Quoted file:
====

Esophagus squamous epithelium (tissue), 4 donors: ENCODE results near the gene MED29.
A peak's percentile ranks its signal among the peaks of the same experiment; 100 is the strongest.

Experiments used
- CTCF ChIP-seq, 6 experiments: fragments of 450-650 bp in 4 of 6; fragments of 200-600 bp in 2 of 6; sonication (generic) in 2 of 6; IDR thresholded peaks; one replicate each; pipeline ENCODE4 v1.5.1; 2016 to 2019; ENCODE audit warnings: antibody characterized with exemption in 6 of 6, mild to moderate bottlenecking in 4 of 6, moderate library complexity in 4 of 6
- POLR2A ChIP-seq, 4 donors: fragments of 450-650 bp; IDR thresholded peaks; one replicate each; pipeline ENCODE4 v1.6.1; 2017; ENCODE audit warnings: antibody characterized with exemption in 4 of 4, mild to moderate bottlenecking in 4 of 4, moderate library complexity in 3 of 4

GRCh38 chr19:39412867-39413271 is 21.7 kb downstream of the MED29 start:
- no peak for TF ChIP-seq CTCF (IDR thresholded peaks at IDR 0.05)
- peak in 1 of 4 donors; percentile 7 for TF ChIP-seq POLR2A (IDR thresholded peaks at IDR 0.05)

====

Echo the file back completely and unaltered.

Esophagus squamous epithelium (tissue), 4 donors: ENCODE results near the gene MED29.
A peak's percentile ranks its signal among the peaks of the same experiment; 100 is the strongest.

Experiments used
- CTCF ChIP-seq, 6 experiments: fragments of 450-650 bp in 4 of 6; fragments of 200-600 bp in 2 of 6; sonication (generic) in 2 of 6; IDR thresholded peaks; one replicate each; pipeline ENCODE4 v1.5.1; 2016 to 2019; ENCODE audit warnings: antibody characterized with exemption in 6 of 6, mild to moderate bottlenecking in 4 of 6, moderate library complexity in 4 of 6
- POLR2A ChIP-seq, 4 donors: fragments of 450-650 bp; IDR thresholded peaks; one replicate each; pipeline ENCODE4 v1.6.1; 2017; ENCODE audit warnings: antibody characterized with exemption in 4 of 4, mild to moderate bottlenecking in 4 of 4, moderate library complexity in 3 of 4

GRCh38 chr19:39412867-39413271 is 21.7 kb downstream of the MED29 start:
- no peak for TF ChIP-seq CTCF (IDR thresholded peaks at IDR 0.05)
- peak in 1 of 4 donors; percentile 7 for TF ChIP-seq POLR2A (IDR thresholded peaks at IDR 0.05)